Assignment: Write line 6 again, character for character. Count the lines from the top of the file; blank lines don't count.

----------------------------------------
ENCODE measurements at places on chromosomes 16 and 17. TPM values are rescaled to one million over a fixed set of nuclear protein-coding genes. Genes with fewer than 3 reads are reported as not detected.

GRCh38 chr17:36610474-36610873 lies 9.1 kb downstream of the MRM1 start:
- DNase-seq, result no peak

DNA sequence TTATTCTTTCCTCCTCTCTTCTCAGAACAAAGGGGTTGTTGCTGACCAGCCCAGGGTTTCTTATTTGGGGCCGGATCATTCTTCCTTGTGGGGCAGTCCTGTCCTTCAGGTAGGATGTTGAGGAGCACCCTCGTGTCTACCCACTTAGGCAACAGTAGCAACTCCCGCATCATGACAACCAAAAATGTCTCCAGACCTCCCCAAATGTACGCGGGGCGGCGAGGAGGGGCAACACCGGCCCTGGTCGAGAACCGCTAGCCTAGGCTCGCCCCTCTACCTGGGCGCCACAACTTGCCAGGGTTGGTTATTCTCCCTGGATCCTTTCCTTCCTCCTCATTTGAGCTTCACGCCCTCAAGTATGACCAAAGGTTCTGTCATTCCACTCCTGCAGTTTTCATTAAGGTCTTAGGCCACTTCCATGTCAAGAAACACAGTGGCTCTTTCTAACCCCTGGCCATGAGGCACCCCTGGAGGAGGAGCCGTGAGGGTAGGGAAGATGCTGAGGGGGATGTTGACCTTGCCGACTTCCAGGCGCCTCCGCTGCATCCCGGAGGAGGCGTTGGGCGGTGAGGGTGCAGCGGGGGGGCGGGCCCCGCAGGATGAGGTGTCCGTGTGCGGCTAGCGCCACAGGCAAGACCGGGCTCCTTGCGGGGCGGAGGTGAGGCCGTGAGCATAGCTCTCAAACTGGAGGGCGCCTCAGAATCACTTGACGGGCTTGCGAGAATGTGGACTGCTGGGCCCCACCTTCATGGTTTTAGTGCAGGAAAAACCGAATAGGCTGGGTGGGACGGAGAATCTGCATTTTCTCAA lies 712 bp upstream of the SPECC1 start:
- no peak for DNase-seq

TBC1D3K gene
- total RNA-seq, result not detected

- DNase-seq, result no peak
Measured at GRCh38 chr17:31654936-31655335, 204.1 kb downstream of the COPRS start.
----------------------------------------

TBC1D3K gene